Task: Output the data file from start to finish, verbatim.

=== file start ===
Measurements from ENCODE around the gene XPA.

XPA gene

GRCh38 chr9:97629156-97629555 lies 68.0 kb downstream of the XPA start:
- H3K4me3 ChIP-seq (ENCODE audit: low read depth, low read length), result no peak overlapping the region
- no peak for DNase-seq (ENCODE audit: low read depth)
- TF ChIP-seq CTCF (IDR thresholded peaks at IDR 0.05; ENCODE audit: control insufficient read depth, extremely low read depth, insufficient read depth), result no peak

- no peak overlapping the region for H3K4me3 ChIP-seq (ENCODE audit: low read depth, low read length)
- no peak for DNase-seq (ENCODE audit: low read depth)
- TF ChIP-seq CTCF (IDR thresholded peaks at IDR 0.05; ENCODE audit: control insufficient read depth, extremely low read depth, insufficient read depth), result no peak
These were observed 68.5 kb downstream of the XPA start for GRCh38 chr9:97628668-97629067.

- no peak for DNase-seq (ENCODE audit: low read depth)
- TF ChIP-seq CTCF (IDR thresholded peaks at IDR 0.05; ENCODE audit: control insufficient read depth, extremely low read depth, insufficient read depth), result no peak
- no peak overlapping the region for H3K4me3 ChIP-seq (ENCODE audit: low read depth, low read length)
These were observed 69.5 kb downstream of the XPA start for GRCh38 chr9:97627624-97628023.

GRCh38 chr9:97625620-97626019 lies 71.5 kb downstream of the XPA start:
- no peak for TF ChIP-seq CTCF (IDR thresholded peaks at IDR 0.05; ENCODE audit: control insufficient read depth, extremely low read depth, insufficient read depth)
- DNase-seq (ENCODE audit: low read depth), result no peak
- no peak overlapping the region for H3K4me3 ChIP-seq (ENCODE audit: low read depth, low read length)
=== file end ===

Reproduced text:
Measurements from ENCODE around the gene XPA.

XPA gene

GRCh38 chr9:97629156-97629555 lies 68.0 kb downstream of the XPA start:
- H3K4me3 ChIP-seq (ENCODE audit: low read depth, low read length), result no peak overlapping the region
- no peak for DNase-seq (ENCODE audit: low read depth)
- TF ChIP-seq CTCF (IDR thresholded peaks at IDR 0.05; ENCODE audit: control insufficient read depth, extremely low read depth, insufficient read depth), result no peak

- no peak overlapping the region for H3K4me3 ChIP-seq (ENCODE audit: low read depth, low read length)
- no peak for DNase-seq (ENCODE audit: low read depth)
- TF ChIP-seq CTCF (IDR thresholded peaks at IDR 0.05; ENCODE audit: control insufficient read depth, extremely low read depth, insufficient read depth), result no peak
These were observed 68.5 kb downstream of the XPA start for GRCh38 chr9:97628668-97629067.

- no peak for DNase-seq (ENCODE audit: low read depth)
- TF ChIP-seq CTCF (IDR thresholded peaks at IDR 0.05; ENCODE audit: control insufficient read depth, extremely low read depth, insufficient read depth), result no peak
- no peak overlapping the region for H3K4me3 ChIP-seq (ENCODE audit: low read depth, low read length)
These were observed 69.5 kb downstream of the XPA start for GRCh38 chr9:97627624-97628023.

GRCh38 chr9:97625620-97626019 lies 71.5 kb downstream of the XPA start:
- no peak for TF ChIP-seq CTCF (IDR thresholded peaks at IDR 0.05; ENCODE audit: control insufficient read depth, extremely low read depth, insufficient read depth)
- DNase-seq (ENCODE audit: low read depth), result no peak
- no peak overlapping the region for H3K4me3 ChIP-seq (ENCODE audit: low read depth, low read length)